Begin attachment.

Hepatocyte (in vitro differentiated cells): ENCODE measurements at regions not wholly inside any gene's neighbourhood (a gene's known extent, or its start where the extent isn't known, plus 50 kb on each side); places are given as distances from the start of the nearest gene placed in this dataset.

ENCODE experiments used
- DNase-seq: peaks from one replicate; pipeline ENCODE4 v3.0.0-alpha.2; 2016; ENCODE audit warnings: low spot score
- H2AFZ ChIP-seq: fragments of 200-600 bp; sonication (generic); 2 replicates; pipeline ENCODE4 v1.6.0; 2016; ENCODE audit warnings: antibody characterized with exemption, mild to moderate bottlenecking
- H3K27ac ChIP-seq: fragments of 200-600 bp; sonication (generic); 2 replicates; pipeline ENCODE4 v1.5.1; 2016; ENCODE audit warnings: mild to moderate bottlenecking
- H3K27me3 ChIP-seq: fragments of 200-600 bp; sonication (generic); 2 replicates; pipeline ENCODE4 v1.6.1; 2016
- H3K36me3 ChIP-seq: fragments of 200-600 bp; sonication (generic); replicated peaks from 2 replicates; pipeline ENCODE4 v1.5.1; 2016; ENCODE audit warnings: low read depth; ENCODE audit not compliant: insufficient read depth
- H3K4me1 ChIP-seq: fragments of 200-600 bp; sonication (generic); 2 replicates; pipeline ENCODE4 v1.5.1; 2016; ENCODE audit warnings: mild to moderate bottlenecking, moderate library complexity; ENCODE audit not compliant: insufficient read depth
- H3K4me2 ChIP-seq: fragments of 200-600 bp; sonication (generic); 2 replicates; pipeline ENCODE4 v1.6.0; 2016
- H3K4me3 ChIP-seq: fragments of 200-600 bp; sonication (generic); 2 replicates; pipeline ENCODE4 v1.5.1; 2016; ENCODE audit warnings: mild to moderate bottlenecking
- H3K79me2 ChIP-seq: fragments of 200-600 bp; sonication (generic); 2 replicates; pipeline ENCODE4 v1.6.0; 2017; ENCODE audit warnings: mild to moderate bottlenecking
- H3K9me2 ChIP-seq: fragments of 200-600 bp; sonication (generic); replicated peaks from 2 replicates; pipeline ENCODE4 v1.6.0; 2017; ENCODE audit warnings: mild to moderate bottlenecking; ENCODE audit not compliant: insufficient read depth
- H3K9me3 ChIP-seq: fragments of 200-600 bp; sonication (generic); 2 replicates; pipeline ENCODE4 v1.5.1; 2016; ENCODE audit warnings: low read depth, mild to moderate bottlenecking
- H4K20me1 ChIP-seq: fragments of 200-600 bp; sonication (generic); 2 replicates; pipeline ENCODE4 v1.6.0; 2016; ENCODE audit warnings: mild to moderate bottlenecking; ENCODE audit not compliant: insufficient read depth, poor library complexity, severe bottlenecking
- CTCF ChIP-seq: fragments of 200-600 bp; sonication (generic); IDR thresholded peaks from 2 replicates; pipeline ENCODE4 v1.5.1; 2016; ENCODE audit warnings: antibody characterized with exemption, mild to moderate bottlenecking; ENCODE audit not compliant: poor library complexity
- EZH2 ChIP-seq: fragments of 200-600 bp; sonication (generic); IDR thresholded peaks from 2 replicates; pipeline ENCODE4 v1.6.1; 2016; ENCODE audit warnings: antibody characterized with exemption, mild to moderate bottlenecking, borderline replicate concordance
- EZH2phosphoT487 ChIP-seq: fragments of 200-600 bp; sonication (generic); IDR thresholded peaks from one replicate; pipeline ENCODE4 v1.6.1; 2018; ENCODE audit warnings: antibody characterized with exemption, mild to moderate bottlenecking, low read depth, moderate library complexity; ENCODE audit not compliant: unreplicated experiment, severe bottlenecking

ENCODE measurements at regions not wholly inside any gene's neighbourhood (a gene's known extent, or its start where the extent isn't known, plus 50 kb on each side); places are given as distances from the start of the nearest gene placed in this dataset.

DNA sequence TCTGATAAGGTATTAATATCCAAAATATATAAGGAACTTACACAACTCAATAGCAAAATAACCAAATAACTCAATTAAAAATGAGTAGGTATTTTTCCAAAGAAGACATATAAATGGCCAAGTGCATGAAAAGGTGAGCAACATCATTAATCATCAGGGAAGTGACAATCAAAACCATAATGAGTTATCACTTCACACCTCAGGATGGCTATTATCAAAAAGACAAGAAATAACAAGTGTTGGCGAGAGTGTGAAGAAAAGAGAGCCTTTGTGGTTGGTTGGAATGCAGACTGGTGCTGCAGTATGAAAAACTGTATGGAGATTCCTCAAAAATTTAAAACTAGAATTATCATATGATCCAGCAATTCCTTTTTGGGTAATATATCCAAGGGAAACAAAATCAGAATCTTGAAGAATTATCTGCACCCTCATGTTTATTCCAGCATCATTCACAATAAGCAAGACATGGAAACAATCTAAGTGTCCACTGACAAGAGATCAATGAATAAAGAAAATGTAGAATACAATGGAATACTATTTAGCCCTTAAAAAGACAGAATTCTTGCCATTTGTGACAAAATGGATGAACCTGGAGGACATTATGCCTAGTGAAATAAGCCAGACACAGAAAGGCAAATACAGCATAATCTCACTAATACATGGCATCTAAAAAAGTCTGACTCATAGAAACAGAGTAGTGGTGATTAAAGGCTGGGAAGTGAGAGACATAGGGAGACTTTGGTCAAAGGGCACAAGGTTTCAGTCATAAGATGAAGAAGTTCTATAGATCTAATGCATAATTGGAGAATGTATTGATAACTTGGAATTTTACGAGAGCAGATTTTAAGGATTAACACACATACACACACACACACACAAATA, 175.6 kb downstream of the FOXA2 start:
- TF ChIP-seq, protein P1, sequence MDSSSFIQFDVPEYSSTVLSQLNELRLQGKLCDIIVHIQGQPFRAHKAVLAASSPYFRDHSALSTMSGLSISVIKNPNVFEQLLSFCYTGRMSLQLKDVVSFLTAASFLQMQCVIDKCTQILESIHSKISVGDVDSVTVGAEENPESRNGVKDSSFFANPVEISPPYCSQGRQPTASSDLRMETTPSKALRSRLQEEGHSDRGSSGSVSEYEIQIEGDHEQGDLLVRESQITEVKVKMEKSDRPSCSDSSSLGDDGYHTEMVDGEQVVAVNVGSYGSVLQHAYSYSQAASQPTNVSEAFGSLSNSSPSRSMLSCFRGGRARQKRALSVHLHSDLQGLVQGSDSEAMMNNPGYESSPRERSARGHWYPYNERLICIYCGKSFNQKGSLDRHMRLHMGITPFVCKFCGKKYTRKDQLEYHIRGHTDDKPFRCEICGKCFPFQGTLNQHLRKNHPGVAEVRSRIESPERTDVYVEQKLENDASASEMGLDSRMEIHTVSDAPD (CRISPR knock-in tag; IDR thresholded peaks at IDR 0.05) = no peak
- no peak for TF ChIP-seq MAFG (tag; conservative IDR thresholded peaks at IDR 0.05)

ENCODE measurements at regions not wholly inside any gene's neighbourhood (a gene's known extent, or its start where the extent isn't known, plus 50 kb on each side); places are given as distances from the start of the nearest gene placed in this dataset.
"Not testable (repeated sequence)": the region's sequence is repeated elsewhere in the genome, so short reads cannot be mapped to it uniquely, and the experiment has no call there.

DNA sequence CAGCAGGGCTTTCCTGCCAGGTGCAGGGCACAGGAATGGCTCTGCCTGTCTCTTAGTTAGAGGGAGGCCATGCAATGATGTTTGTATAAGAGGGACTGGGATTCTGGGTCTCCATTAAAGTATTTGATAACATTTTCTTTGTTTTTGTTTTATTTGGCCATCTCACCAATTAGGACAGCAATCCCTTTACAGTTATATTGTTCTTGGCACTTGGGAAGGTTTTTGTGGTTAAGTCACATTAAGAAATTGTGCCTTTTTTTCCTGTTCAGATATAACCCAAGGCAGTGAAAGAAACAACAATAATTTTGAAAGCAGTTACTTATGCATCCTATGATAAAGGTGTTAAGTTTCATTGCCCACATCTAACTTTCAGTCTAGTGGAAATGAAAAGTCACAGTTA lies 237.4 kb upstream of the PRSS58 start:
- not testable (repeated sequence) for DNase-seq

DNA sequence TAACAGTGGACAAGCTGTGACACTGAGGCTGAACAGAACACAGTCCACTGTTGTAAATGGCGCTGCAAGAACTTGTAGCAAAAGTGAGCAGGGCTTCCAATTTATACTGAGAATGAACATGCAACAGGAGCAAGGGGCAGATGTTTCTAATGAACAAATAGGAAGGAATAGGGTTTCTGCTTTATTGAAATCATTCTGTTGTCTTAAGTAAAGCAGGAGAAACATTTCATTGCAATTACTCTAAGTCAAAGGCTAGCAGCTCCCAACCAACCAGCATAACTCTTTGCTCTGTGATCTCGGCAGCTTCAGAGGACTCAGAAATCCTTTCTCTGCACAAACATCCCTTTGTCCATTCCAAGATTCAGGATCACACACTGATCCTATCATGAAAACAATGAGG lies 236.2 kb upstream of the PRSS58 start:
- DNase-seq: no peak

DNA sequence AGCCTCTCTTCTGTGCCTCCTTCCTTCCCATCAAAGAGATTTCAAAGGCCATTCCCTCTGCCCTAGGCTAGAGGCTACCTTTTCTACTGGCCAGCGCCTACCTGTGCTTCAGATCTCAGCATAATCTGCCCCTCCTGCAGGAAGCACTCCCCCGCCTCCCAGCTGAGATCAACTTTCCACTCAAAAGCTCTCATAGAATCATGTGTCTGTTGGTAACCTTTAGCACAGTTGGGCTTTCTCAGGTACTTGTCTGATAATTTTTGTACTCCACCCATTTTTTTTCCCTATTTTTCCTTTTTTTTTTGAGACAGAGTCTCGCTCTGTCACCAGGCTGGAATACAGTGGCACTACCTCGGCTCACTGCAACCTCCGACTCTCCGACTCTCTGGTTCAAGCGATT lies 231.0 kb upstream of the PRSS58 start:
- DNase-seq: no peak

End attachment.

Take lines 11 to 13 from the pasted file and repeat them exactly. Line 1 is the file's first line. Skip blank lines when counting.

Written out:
- H3K79me2 ChIP-seq: fragments of 200-600 bp; sonication (generic); 2 replicates; pipeline ENCODE4 v1.6.0; 2017; ENCODE audit warnings: mild to moderate bottlenecking
- H3K9me2 ChIP-seq: fragments of 200-600 bp; sonication (generic); replicated peaks from 2 replicates; pipeline ENCODE4 v1.6.0; 2017; ENCODE audit warnings: mild to moderate bottlenecking; ENCODE audit not compliant: insufficient read depth
- H3K9me3 ChIP-seq: fragments of 200-600 bp; sonication (generic); 2 replicates; pipeline ENCODE4 v1.5.1; 2016; ENCODE audit warnings: low read depth, mild to moderate bottlenecking